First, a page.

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Swords in Battle - Sharps #1

In addition to Sharon’s and my novels, I write about a great many things.  Frequently, I write about swords and about handguns.  In the military context, both swords and handguns have utility beyond mere use as a weapon.  They have been and still are symbols of leadership. In battle, the officer leading his unit into the fray frequently hasn’t the luxury of carrying a rifle with fixed bayonet.  Often, he needs to have a hand free, either for hand and arm signals, or, in some cases in the past, prepping a whistle for command signals.

During the “modern” era of United States horse-mounted cavalry, the handgun would be worn on the right side of the belt, holstered butt forward.  This carry method enabled the officer or enlisted man so equipped to “crossdraw” his handgun, with the left hand, or perform a twist or “cavalry” draw, with his right hand.  More often, the cavalry draw was what was used.  But, when the saber was to be employed, it was drawn from the left side with the right hand and the left hand was used to draw the pistol.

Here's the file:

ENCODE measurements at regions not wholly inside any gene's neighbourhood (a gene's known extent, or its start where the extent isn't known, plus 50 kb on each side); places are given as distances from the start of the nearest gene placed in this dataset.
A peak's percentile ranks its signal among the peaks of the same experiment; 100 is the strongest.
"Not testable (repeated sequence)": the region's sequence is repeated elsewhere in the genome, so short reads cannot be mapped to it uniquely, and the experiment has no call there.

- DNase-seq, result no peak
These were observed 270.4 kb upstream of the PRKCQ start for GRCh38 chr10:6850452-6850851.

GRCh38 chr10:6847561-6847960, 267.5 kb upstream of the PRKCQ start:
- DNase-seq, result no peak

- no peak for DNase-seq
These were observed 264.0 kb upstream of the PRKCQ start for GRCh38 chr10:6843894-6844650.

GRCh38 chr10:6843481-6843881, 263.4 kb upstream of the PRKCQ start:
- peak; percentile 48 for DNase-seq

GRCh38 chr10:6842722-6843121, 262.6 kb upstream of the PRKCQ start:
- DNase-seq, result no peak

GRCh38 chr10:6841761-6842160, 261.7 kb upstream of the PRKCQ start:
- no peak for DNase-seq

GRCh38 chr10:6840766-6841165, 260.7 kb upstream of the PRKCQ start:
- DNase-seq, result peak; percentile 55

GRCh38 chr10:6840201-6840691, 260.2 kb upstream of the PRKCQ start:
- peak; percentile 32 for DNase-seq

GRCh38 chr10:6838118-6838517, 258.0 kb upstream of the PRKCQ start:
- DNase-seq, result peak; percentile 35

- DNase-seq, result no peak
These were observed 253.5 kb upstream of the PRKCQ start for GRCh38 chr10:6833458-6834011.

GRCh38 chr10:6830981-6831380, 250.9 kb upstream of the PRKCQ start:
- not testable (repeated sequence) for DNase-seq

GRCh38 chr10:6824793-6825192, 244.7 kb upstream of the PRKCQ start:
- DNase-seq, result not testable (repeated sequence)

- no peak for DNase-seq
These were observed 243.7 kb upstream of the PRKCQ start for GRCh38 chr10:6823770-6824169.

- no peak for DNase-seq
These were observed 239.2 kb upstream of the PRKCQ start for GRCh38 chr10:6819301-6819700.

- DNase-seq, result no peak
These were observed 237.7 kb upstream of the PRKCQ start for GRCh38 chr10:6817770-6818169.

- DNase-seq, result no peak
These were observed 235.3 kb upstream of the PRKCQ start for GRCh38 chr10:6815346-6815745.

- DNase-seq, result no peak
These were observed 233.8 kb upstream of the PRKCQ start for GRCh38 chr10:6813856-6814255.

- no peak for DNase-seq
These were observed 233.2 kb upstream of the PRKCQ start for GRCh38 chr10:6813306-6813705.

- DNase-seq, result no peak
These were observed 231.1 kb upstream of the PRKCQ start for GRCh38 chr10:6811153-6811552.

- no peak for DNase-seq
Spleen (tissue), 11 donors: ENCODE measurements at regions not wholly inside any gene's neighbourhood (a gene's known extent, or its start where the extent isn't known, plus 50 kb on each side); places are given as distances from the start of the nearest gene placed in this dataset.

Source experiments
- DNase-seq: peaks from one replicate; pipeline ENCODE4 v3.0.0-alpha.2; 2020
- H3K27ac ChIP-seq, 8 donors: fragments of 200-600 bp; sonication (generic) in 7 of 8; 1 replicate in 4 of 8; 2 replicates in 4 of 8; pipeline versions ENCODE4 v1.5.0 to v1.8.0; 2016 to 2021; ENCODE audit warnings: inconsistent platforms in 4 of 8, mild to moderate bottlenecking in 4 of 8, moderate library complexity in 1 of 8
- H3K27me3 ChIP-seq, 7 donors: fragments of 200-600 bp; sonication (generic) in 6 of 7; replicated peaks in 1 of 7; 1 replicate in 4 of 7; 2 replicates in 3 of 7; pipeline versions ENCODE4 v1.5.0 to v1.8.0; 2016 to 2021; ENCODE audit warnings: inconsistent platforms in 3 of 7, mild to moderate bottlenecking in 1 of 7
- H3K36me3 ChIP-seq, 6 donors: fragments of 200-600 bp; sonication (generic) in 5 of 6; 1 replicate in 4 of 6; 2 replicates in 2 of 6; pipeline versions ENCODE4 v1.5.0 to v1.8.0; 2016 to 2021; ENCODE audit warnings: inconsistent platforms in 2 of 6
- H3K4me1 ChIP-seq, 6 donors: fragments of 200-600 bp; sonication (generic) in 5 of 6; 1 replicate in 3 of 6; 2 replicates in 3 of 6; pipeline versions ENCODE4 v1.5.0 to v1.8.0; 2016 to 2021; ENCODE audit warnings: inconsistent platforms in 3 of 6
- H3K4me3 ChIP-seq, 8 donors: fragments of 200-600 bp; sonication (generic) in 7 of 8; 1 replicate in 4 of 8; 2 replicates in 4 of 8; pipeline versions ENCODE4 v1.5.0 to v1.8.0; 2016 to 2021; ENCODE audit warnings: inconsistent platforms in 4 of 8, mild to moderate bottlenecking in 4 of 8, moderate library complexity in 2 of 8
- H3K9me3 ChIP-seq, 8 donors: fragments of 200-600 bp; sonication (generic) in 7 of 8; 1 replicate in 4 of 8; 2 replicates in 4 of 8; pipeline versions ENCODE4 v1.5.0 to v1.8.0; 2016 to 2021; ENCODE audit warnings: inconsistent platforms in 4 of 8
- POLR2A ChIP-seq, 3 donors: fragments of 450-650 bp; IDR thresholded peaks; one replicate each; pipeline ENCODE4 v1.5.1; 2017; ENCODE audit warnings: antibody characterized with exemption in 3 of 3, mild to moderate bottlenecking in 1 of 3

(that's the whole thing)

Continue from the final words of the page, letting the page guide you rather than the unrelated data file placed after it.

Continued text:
As the sword began to vanish from the battlefield as an actual weapon, it was still employed in the leadership function.  During the American Civil War of the 1860''s, equipment availability permitting, a common Confederate cavalry tactic was to ride into saber range with Union forces and, instead of fighting steel to steel, merely draw and discharge as many handguns as were available at saber – read that as “point blank” – range.

As the sword faded from the battlefield, quality faded from the sword.  Today, we are fortunate enough to live during what can well be described as a “renaissance of the blade.”  Large, well-respected firms and individual makers are offering swords of every description that are, historical swords notwithstanding, to be ranked solidly among the best swords ever made.  With modern steels and computer controlled heat treating, the conscientious maker, be he large or small, can create a sword any of the greatest swordsmen of history would have been proud to carry into battle, to lead the attack and shout, “Follow me, men!”        

by Jerry Ahern